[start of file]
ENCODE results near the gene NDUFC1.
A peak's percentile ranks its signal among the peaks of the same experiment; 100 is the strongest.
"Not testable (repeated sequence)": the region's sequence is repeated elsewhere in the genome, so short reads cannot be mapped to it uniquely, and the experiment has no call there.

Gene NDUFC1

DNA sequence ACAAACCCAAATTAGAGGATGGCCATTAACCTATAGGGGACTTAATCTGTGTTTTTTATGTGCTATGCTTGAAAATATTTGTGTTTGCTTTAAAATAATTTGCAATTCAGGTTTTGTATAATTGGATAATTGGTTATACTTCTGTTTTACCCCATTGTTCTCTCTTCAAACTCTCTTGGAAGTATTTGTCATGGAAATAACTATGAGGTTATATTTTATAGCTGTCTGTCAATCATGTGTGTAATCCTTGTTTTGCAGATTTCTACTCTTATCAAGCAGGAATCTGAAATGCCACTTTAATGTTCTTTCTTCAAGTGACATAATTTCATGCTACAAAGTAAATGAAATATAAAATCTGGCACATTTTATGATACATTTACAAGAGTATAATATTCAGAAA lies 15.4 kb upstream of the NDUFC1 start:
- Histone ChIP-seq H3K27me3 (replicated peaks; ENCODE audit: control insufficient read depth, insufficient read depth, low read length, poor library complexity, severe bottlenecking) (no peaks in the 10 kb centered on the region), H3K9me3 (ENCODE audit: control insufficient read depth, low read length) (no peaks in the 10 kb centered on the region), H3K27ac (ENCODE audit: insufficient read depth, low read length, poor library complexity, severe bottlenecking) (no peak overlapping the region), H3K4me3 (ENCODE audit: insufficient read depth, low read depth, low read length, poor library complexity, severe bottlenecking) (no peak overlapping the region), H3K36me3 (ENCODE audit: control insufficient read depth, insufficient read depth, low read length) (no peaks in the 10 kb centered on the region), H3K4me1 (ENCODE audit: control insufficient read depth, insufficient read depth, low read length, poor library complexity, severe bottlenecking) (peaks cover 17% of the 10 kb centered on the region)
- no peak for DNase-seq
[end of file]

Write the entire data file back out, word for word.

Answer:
ENCODE results near the gene NDUFC1.
A peak's percentile ranks its signal among the peaks of the same experiment; 100 is the strongest.
"Not testable (repeated sequence)": the region's sequence is repeated elsewhere in the genome, so short reads cannot be mapped to it uniquely, and the experiment has no call there.

Gene NDUFC1

DNA sequence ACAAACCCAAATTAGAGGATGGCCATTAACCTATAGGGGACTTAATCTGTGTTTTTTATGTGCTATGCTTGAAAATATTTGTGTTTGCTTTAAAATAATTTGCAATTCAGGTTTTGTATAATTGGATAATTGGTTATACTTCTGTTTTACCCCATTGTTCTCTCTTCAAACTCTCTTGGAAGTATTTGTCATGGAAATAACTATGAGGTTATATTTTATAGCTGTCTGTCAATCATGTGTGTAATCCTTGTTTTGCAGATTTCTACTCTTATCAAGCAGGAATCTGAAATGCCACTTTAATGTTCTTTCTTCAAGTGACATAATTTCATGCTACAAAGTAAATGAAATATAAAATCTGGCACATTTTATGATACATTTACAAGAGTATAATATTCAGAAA lies 15.4 kb upstream of the NDUFC1 start:
- Histone ChIP-seq H3K27me3 (replicated peaks; ENCODE audit: control insufficient read depth, insufficient read depth, low read length, poor library complexity, severe bottlenecking) (no peaks in the 10 kb centered on the region), H3K9me3 (ENCODE audit: control insufficient read depth, low read length) (no peaks in the 10 kb centered on the region), H3K27ac (ENCODE audit: insufficient read depth, low read length, poor library complexity, severe bottlenecking) (no peak overlapping the region), H3K4me3 (ENCODE audit: insufficient read depth, low read depth, low read length, poor library complexity, severe bottlenecking) (no peak overlapping the region), H3K36me3 (ENCODE audit: control insufficient read depth, insufficient read depth, low read length) (no peaks in the 10 kb centered on the region), H3K4me1 (ENCODE audit: control insufficient read depth, insufficient read depth, low read length, poor library complexity, severe bottlenecking) (peaks cover 17% of the 10 kb centered on the region)
- no peak for DNase-seq